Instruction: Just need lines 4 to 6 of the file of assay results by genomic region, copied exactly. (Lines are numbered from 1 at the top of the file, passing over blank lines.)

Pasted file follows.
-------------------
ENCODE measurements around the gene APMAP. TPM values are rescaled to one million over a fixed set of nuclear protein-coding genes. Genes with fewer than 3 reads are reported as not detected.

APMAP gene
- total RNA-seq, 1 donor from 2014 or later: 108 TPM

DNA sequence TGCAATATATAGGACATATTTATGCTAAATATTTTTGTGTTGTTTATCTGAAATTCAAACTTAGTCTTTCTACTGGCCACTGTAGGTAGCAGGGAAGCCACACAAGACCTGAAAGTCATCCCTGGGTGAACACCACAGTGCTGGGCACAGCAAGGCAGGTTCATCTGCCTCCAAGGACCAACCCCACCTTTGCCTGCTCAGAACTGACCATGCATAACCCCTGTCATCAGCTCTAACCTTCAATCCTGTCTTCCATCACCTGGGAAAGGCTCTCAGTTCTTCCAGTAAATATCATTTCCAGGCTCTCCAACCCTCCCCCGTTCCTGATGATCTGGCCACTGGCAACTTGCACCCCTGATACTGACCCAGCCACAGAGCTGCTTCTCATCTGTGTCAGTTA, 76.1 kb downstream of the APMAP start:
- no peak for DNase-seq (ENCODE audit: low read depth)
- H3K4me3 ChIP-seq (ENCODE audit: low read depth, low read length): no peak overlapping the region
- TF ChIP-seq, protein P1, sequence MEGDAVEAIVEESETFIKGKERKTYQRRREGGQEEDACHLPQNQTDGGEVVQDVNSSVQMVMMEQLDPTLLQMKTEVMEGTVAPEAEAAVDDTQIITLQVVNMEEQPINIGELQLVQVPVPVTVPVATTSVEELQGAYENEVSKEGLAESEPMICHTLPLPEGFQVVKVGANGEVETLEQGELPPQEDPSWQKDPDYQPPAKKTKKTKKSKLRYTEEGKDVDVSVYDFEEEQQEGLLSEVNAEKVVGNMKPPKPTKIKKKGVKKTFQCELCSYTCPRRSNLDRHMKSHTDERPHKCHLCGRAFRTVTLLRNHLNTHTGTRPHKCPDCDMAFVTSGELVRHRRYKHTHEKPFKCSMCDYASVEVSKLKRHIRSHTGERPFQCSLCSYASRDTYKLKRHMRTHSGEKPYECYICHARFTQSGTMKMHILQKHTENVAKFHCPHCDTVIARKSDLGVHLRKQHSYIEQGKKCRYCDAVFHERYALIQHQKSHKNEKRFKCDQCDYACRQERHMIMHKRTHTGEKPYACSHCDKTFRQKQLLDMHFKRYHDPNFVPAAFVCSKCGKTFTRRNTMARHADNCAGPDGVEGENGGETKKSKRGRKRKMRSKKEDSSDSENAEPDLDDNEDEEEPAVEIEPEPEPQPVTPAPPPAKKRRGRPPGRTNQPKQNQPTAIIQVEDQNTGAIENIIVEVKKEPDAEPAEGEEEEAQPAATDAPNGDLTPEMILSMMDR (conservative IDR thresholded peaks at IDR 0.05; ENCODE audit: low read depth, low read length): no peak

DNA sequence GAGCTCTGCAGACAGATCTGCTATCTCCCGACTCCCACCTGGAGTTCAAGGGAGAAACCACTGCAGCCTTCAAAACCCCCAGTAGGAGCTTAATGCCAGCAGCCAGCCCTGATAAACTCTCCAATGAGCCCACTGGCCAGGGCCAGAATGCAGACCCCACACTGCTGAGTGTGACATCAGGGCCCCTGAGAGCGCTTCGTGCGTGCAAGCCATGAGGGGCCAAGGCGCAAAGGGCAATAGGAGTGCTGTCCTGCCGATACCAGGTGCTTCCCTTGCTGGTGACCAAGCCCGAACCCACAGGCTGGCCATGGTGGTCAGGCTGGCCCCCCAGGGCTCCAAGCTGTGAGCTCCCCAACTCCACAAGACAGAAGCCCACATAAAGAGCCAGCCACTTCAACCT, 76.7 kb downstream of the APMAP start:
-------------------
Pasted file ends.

DNA sequence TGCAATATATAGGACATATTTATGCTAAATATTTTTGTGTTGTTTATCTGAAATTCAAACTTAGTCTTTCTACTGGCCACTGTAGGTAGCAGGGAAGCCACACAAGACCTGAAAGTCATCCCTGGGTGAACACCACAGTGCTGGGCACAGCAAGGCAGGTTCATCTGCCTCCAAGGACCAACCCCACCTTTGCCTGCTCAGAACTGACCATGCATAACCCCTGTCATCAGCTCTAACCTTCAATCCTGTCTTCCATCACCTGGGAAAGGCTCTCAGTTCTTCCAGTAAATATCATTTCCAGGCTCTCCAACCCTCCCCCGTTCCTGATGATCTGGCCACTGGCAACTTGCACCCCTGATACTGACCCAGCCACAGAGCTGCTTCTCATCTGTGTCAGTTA, 76.1 kb downstream of the APMAP start:
- no peak for DNase-seq (ENCODE audit: low read depth)
- H3K4me3 ChIP-seq (ENCODE audit: low read depth, low read length): no peak overlapping the region